BY Peter Diamond | October 19 | comments icon 0 COMMENTS     print icon print


Three designs proposed for Great Hunger memorial at Glasgow church

A Catholic Church in Glasgow has hosted three designs for a fitting and permanent memorial to those who fled Ireland during the Great Hunger, (An Gorta Mór).

St Mary’s Church in Calton, Glasgow has been open all week exhibiting three finalists (right) in the design competition for a statue, which will be erected on the church grounds in the future.

On Wednesday October 10, around 200 people gathered in the heart of the Barrowlands at the Barras Art and Design Centre to see, for the first time, the vision of the three finalists in the design competition to produce a monument to An Gorta Mór and to the memory of those who died and those who came to Glasgow and other parts of Scotland.

The multi-generational Irish community, many of them Catholic, gathered together to see the designs and to hear from the artists.

There was a fantastic atmosphere as people went between the three models debating, deciding, changing their minds and going round again.

The three models were on display at St Mary’s from Sunday October 13 to Friday 19.

Jeanette Findlay, committee member for An Gorta Mor Glasgow, said: “There has been a constant stream of people coming to view the exhibition of the proposed statues at St Mary’s so it’s an important milestone for the committee and a massive step towards a permanent fixture.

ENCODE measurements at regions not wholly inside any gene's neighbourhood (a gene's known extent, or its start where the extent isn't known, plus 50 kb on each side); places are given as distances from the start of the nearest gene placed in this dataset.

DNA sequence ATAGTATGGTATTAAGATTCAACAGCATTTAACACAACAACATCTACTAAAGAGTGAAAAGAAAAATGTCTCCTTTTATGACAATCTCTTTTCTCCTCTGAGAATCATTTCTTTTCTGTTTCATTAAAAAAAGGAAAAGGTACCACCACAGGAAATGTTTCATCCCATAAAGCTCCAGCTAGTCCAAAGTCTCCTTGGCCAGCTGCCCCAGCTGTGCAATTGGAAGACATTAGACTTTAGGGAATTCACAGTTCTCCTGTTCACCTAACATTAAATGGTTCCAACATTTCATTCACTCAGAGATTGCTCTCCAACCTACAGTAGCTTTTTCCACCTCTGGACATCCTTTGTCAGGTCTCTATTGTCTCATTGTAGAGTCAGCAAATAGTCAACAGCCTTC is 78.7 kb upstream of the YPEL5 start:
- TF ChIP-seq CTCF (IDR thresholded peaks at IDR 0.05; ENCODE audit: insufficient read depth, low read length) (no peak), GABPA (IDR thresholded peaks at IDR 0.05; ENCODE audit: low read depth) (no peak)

“We have received great feedback from those who have gone to view the designs and they’ve all said how happy they are that the memorial for the famine will become a reality.

“When we first set up the committee to start a campaign for a memorial two years ago it was relatively straightforward and once people knew what we were trying to achieve there was real momentum behind it.

“Getting to this stage hasn’t been all plain sailing and there have been times when it seemed more difficult to keep that initial momentum going.

“However, now we have a site established and a number of designs which people have been hugely enthusiastic about.

“What this memorial means to people is truly special because as a largely Catholic, Irish, multi-generational community we know all too well the hardships which our forbearers faced and it’s vital that history is not obliterated.

She added: “It is fitting too that the memorial will be in the grounds of St Mary’s Church, Calton, where practical and spiritual help was first offered to those fleeing the famine.

“When our ancestors had to leave Ireland it was Faith that sustained those men and women and therefore it’s only right that the Church is included in the memorial. They provided a place of safety, and survival where Catholics were nourished tremendously in all ways.

“In a time when the Church has some justifiable criticism for some of its failings over the centuries its worth remembering that the Church was the ‘welfare state’ before anything like that existed.”

The winning entry will be decided by November 21 and the committee is urging people to make their preference to them via email by the first week in November.

Following the decision the committee will resume fundraising campaigns to fund the permanent memorial and donations can be made via PayPal or by sending a cheque



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